Archive | November, 2013

How to Build Your Setting like a Pro

13 Nov

Too many writers don’t realize that the setting of your world plays a HUGE role in the success of your story. Even if your setting is present day, present time, it is still a major player and needs to be developed.

Here’s the thing that many of us, even those who understand the importance of setting, don’t get. The first time I heard this, it blew my mind.

Focusing on every aspect of your world is the worst thing you can do to make it real.

Crazy, huh? You’d think that since the real world is so complex and full, you’d want your setting to mimic that. The problem here is that our world is too complex and too full, so when we try to replicate that we hopelessly fail. Writers who try end up touching briefly on a million different aspects of their setting, never fully developing or delving into anything. They get a setting that feels like the shell of a real one.

When you’re developing your setting, choose two or three parts of it and make them AWESOME. The food, the magic, the plants, the language – something needs to stand out with real depth and creativity. If you try to make every part of your world unique and intricate, you will fail. I promise.

I usually pick one or two aspects of my physical world and one or two of my cultural world. Here’s a list of a few things to get you thinking about what you can focus in on:

Physical World: Think about things like your magic system (if you’ve got one), the landscape and geography of your world, plants and animals, weather, astronomy. The list is pretty much endless.

Let’s go back to Harry Potter here, since J.K. Rowling nailed her setting. Her magic system is an obvious one. How many of us who’ve read the books or seen the movies haven’t memorized spells like “alohamora” or “expelliarmus”? Think about the physical landscape of Hogwarts, too. She made the hallways move, the portraits talk, the whomping willow whomp. There are many examples of how she chose a few things and developed them really well, made them really unique.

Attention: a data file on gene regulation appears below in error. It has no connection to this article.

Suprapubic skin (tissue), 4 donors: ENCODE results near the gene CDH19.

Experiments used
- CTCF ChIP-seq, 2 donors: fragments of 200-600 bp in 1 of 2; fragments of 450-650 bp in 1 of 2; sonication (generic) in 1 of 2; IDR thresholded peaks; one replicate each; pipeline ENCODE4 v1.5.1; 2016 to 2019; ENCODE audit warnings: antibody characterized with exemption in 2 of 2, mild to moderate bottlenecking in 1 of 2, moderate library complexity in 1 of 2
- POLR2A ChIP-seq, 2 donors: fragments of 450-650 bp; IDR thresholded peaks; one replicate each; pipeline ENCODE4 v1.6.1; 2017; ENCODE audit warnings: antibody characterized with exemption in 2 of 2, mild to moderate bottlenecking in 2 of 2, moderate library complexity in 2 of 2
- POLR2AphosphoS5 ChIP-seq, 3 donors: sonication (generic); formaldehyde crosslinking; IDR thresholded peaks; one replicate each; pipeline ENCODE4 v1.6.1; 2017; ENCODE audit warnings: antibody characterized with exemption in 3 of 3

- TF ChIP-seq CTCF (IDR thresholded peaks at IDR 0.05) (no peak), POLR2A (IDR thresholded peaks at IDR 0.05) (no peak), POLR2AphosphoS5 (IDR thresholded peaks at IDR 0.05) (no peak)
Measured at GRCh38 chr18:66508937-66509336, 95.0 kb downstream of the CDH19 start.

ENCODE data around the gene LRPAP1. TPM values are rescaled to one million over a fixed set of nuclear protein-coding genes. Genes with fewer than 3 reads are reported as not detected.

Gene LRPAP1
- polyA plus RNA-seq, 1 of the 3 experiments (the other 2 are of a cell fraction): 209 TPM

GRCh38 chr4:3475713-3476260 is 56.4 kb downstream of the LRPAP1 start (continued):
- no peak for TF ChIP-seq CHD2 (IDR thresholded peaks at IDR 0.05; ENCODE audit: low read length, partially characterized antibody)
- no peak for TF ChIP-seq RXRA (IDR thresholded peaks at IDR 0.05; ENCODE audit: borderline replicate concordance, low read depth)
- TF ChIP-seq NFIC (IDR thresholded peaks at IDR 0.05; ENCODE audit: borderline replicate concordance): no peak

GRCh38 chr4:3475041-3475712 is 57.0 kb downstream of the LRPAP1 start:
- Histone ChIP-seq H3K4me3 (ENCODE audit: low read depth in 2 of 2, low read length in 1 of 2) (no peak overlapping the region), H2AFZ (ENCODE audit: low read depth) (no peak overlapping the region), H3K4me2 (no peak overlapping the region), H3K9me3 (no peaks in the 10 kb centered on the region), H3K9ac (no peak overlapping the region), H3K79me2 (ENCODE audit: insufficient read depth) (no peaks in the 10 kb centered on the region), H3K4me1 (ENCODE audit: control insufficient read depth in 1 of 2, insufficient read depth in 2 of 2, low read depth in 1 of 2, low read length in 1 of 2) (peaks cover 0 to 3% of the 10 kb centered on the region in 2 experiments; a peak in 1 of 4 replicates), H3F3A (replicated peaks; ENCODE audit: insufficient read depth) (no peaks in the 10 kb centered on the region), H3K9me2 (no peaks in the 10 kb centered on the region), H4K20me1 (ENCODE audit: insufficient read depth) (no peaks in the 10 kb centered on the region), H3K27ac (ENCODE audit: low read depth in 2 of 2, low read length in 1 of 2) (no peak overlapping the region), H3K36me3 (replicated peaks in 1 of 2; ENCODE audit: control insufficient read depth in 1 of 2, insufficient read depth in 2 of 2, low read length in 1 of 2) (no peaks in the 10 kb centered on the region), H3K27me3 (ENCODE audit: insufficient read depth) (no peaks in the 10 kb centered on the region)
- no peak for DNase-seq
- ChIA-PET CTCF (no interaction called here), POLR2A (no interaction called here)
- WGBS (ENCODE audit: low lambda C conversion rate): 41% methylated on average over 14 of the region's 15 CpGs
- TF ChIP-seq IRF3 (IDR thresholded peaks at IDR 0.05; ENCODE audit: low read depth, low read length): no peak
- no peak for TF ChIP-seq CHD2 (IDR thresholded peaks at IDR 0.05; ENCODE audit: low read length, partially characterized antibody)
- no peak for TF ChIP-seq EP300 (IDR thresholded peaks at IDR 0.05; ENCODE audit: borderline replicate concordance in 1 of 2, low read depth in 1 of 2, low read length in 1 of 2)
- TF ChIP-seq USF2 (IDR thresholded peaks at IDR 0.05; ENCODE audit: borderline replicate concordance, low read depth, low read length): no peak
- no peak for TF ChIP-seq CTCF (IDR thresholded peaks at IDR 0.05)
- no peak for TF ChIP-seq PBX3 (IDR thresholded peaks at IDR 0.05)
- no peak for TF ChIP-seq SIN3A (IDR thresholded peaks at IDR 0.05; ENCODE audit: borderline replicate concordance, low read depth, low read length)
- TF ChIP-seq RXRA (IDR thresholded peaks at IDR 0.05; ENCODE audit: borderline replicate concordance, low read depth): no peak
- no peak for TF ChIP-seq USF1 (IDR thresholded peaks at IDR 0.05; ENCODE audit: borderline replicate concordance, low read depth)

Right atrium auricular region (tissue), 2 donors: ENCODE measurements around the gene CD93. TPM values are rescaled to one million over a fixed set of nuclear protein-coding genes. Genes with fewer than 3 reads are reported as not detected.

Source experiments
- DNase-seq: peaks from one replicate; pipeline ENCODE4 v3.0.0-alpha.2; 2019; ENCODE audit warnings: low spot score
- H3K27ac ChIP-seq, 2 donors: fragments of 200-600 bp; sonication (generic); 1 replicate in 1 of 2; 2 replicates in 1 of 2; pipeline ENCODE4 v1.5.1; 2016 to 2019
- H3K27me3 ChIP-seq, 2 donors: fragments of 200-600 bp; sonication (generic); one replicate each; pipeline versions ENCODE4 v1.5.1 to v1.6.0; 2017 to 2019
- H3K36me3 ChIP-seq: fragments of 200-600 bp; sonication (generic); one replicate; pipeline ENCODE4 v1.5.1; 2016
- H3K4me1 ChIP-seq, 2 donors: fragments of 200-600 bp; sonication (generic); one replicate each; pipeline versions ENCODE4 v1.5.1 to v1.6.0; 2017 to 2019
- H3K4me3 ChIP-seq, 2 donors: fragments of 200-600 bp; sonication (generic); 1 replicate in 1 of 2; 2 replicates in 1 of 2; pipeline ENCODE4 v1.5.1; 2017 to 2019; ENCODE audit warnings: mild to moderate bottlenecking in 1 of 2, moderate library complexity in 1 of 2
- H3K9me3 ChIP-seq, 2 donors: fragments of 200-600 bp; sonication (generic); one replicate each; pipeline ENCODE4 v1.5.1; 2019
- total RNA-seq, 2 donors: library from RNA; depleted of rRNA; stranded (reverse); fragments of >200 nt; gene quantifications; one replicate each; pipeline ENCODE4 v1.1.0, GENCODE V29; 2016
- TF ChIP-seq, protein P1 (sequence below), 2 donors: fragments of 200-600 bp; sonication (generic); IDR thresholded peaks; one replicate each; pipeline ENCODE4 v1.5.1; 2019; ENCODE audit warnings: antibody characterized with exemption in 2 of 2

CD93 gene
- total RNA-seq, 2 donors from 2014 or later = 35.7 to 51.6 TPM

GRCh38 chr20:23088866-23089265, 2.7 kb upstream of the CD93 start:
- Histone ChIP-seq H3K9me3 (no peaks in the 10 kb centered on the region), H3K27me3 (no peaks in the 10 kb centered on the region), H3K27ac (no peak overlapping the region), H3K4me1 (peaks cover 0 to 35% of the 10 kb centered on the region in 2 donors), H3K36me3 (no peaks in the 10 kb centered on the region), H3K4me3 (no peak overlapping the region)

Cultural World: Here think about the technology, religion, races, customs, history, language, castes, government, gender roles, food, dress, occupations. Again, the list goes on and on.

The food is definitely something that Rowling chose to make shine. You’ve got chocolate frogs, butterbeer, every flavor beans, licorice wands, and all the food that appears in the Great Hall. She appealed to our senses, really delved deep, and made this aspect of her setting stand out.

Now remember:

Don’t Overload. Look over the list above and choose one or two things for your physical world and one or two for your cultural world. Make them players in your story. Push the boundaries here. If your setting is in our world, choose things you want to highlight rather than make up.

Setting is a crucial and often overlooked part of your writing. What are techniques you’ve found to develop and incorporate it?

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